Seawater-Lubricated Bearings Could Result In Reduced Underwater Radiated Noise

Thordon Bearings has indicated a polymer propeller shaft bearing lubricated by seawater could generate significantly less underwater radiated noise (URN) than metal bearings lubricated by oil.

The Canadian polymer bearings specialist says the low URN of a ship operating with seawater-lubricated propeller shaft bearings is one of the reasons why the arrangement is favoured by the naval, cruise and fisheries sectors.

Credit: Thordon

“It is completely logical that seawater-lubricated polymer bearings are less noisy than metal ones, but our material is also quieter than rubber bearings and staves,” said Gary Ren, Thordon’s Chief Research Engineer. 

“A common problem with conventional rubber bearings is the squeaking and squealing that can occur when trawling at low speeds. This high-pitched noise will reverberate for miles underwater. But the friction associated with conventional bearings could be removed with an elastomeric polymer bearing system, meaning shafts turn more easily. Noise is absorbed by the bearing in the 20 to 200rpm range.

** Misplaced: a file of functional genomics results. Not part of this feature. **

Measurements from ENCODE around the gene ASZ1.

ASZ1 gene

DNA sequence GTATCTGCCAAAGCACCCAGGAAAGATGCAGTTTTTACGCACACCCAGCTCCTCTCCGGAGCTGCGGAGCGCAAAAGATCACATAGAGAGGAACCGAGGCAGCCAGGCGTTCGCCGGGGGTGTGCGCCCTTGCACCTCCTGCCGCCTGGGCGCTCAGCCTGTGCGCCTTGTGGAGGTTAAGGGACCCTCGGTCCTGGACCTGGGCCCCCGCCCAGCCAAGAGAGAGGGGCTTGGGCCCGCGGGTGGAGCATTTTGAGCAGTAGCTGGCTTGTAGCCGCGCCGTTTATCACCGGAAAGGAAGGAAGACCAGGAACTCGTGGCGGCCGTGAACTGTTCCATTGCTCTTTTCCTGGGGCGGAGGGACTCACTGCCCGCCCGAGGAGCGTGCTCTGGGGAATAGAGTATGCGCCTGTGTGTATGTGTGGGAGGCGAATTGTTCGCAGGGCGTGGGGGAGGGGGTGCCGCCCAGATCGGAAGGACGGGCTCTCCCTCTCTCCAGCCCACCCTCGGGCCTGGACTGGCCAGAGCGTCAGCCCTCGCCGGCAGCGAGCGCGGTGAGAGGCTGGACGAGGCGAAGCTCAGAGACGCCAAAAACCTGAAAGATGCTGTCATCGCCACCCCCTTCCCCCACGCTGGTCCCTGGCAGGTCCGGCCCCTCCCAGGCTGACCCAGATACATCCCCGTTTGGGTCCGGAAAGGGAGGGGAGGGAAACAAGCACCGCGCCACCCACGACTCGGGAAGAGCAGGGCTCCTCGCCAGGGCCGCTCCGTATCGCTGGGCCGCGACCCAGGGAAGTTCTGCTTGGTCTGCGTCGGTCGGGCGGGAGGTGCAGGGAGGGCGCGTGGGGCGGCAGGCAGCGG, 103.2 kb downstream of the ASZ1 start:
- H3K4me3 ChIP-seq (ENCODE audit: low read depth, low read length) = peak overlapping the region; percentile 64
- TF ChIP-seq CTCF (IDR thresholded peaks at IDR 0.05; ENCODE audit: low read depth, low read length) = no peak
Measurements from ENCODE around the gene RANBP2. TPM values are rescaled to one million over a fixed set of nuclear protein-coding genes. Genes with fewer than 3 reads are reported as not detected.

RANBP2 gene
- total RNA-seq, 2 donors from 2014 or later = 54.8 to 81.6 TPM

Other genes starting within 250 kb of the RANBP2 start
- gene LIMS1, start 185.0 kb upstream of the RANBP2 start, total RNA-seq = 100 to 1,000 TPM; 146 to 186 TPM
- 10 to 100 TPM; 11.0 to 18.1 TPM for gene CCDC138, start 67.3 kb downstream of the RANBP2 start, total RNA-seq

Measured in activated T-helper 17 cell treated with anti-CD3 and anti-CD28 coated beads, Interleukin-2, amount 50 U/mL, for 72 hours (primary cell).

“For fishing and fisheries survey vessels, a seawater-lubricated propeller shaft doesn’t scare the fish away and is often written into the vessel specification for this very reason.”

This claim is verified by New Zealand-based distribution and engineering partner, Henley Group, which has fitted Thordon bearings to some of the world’s largest all-carbon vessels. 

“We have had customers take delivery of newbuilds only to find the original rubber bearings were causing a high-pitched squeal when the shafts were turning at low rpm, increasing in volume as shaft speeds decreased,” said Henley Group’s Jacob Power. “After conversion to Thordon’s material, these vessels experienced no squealing at all, in or out of gear or at low shaft speeds of 50rpm.”

Thordon Bearings’ Technical Director, Anthony Hamilton, added: “Marine noise pollution should be considered as serious as marine exhaust gas emissions or any other source of ship-to-air and ship-to-sea pollution; but there is currently no mandatory legislation in place to prevent or reduce this source of environmental damage.  More meaningful measures are required if the wider commercial maritime industry is serious about having a zero environmental impact or achieving UN Sustainable Development Goal #14, protecting life below water.

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